The crimes happened on Oct. 25, 2013, in the couple’s home in the 2100 block of Iowa Avenue, according to the Kenner Police Department. His wife of two years, a community college student who also held down a job, was doing her homework on her laptop computer after she got off work when Gussett asked her about what they’d have for dinner.

An argument followed when she told Gussett she had no dinner plans. He closed her laptop computer, preventing her from continuing her work, and then grabbed her by her neck – committing the domestic abuse battery.

As she ran out of the home, Gussett grabbed a 12-gauge single-barrel shotgun and attempted to fire it at her. The gun did not discharge. That act is the basis for the use of a firearm during a crime of violence charge, with underlying offense being an aggravated assault.

After the gun didn’t fire, she ran. He then discharged the shotgun, committing the illegal use of a firearm. His wife was not injured, but the pellets struck a nearby vehicle and the door of a neighboring house.

He fled but was arrested two days later, after returning to the residence, police said. He has been jailed since then.

Assistant District Attorneys Kellie Rish and Molly Massey prosecuted the case.

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New Orleans man pleads guilty in auto theft racketeering case

Two weeks after he was named in a racketeering indictment charging 13 people in a sweeping car theft ring, an eastern New Orleans man pleaded guilty on Friday (May 20) to his role in an enterprise that the indictment alleges to be responsible for almost one-third of the stolen vehicles in Jefferson Parish in recent years.

Jimmie “Black” James, 28, pleaded guilty as charged to racketeering, conspiracy to commit theft, seven counts of theft and one count of altering a motor vehicle identification number. Judge Adrian Adams of the 24th Judicial District Court, who accepted the plea, deferred the sentencing, which is set for the week of Sept. 19.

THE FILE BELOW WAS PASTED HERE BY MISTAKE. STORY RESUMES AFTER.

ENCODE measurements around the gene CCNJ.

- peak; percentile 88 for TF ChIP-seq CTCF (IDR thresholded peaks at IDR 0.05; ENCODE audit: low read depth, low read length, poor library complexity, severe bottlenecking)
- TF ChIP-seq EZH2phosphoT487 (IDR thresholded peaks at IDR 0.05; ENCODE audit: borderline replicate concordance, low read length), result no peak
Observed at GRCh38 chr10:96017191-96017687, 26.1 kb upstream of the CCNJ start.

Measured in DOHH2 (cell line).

James and 12 other men are named in a 34-count indictment that a Jefferson Parish grand jury handed up on May 5. According to the indictment, the men were responsible for an estimated 32 percent of Jefferson Parish’s auto thefts in 2014 and 2015, amounting to losses exceeding $2.5 million.

According to the indictment, James’ role in the criminal enterprise involved defeating vehicles’ door locks and ignitions and delivering the stolen vehicles to other members of the enterprise. His expertise was in stealing and tagging diesel trucks, according to the indictment.

James pleaded guilty to stealing a 2005 GMC Yukon XL on April 13, 2015; a 2006 Ford F250 on April 16, 2015; a 2003 GMC Yukon on April 23, 2015; a 2006 Chevrolet 1500 on May 4, 2015; a 2005 Chevrolet Silverado on June 10, 2015; a Chevrolet Silverado on June 11, 2015; and a Chevrolet Silverado on May 2, 2014.

He also pleaded guilty to possessing a Chevrolet 2500 whose vehicle identification number had been altered in order to conceal the truck’s identity.

Others named in the indictment are Parrish Norris, 41; Jason A. Mercadel, 38; Oliver D. Green, 46; Patrick N. Robinson III, 28; Patrick N. Robinson Jr., 49; Cardell E. Torrence, 39; Ronnel A. Kyles, 29; Kevin A. Martin, 29; Brandon P. Evans, 30; Keith A. Nero, 29; Shon R. Claiborne, 27; and Ronald J. Johnson, 29.

The Jefferson Parish Sheriff’s Office Auto Theft Unit and the Louisiana State Police handled the investigation.

Assistant District Attorneys Doug Freese, Lindsay Truhe and Thomas Sanderson are prosecuting the cases.

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Metairie man faces 25 to 99 years in prison for sexual battery of 7-year-old girl

A former Metairie resident faces 25 years to 99 years in prison, for his conviction Tuesday night (May 17) of fondling a child.